Bell’s CEO Explains LaFlamme’s Firing On LinkedIn…. And It Went About As Well As You Expect It Would, Meaning It Went Badly… And It Gets Worse

The heat must really be on Bell over Lisa LaFlamme’s firing. Because the CEO of Bell Mirko Bibic has taken to of all places, LinkedIn to explain the firing late on Friday. Which to be frank is very odd to do to begin with. I encourage you to read the full statement. But there’s two things that jumped out at me. First was this:

Since Bell Media’s decision to end her contract, there has been heavy criticism. The narrative has been that Lisa’s age, gender or grey hair played into the decision. I am satisfied that this is not the case and wanted to make sure you heard it from me. While I would like to say more on the Bell Media decision, we are bound by a mutual separation agreement negotiated with Lisa, which we will continue to honour.

Honestly, that sounds like he’s trying to hide behind whatever separation agreement is in place to avoid answering any questions about this. Which is as good as not answering any questions and it makes it look like he has something to hide or that LaFlamme’s “age, gender or grey hair played into the decision.” As for the part of him being “satisfied that this is not the case”, we’ll come back to that in a moment.

The second thing that jumps out at me is this:

I also want to address the situation of our Vice President of National News, Michael Melling, who has been the subject of various allegations. Michael is on leave effective immediately, pending the outcome of the workplace review that is proceeding.

So wait. Yesterday I posted this story where this was the reason why he left:

CityNews has obtained a copy of the email sent to staff, informing them that Michael Melling, the vice-president of news for Bell Media, is stepping away from his role “to spend time with his family.”

“His decision reflects our shared desire to support the newsroom and do what’s best to help the team move past the current circumstances to focus on delivering the stories that matter to Canadians,” the memo reads.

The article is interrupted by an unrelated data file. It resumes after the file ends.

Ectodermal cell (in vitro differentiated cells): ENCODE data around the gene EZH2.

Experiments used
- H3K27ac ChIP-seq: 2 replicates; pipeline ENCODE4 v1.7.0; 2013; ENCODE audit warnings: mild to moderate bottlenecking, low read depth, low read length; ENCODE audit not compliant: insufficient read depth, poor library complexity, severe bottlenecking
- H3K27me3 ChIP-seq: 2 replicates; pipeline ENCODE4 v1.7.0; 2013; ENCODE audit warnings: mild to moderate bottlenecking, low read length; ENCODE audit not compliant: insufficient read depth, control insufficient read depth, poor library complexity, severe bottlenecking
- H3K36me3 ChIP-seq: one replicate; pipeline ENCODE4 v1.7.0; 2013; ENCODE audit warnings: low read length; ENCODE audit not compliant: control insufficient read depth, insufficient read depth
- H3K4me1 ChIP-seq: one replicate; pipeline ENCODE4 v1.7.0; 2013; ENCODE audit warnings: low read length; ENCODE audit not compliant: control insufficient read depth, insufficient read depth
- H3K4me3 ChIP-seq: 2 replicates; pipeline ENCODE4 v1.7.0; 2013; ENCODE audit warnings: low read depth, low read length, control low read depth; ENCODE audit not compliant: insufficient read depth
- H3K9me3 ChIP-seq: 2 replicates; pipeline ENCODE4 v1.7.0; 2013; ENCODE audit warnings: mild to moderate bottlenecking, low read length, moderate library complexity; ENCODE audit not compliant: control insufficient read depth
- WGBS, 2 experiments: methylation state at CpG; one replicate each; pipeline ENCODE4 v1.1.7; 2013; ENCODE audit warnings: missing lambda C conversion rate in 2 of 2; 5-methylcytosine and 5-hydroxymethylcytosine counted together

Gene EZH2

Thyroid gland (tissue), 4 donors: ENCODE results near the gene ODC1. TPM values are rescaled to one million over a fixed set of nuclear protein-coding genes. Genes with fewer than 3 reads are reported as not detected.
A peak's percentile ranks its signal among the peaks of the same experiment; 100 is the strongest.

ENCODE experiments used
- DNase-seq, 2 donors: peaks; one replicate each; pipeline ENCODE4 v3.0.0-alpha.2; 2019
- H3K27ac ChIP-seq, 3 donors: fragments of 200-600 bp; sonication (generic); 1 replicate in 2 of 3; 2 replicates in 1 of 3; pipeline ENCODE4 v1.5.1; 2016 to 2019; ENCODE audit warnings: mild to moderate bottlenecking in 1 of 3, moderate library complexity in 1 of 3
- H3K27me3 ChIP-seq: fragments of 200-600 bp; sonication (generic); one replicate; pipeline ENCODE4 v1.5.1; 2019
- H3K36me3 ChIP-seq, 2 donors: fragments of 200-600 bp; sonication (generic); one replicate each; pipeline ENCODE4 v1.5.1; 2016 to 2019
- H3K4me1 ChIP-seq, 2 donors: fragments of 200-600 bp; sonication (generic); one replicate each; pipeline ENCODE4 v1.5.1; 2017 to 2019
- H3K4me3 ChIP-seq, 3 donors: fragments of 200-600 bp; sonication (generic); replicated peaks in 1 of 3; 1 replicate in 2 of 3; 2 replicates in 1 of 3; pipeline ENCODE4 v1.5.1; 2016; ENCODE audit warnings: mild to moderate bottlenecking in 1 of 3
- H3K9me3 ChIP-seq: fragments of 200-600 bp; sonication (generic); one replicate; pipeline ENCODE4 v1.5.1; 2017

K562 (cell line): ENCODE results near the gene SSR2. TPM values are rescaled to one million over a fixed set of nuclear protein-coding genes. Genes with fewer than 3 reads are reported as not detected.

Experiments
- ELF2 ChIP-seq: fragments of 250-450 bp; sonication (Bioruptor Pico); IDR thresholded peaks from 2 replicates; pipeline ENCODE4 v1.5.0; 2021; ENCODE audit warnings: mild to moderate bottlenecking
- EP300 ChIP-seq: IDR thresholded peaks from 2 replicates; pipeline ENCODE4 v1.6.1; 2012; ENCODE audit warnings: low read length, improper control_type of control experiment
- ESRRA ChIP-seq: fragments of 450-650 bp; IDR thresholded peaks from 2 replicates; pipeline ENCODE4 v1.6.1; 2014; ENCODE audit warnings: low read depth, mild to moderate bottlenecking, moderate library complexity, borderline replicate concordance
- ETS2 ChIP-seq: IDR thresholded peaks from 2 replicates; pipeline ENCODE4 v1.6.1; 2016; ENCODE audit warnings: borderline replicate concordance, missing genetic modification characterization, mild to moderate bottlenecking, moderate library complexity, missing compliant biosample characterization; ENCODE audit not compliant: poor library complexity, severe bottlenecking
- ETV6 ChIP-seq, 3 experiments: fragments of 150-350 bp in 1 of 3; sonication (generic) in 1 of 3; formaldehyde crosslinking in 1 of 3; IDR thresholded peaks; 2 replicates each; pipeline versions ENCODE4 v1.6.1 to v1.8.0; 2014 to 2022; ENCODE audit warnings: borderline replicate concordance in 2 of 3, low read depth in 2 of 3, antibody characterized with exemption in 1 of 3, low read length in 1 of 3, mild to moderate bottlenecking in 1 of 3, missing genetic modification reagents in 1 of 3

Spending time with his family is way different than being “on leave effective immediately, pending the outcome of the workplace review that is proceeding.” And the only reason you put someone, specifically the guy who made the decision to fire LaFlamme “on leave effective immediately, pending the outcome of the workplace review that is proceeding” is that someone at Bell, probably Bibic, believes that Melling has done something wrong. Which means that Bibic’s statement that he is “satisfied that this is not the case” is kind of bogus.

The net result is that this statement has pretty much done nothing to put this public relations disaster to bed. In fact, it’s likely made it worse based on the comments that I am seeing in this LinkedIn post. Here’s a few examples:

Bibic might have been better off saying nothing. But I am guessing that some PR person at Bell thought by dropping a LinkedIn post late on a Friday would be a great way to put this to bed. But unsurprisingly whoever thought that this was a good idea was dead wrong. And now Bell has more blowback to deal with as a result. It truly can’t get worse for Bell?

Actually it can. From a reader of this blog who tipped me off to this. Here’s worse.

If you look at the names on this open letter, there are some prominent Canadian names there. That’s a major problem for Bell as the pressure level has just increased on them in a significant way. As a result, Bell really needs to up their game in terms of how they respond to this PR disaster. Because what they’re doing is clearly not working.

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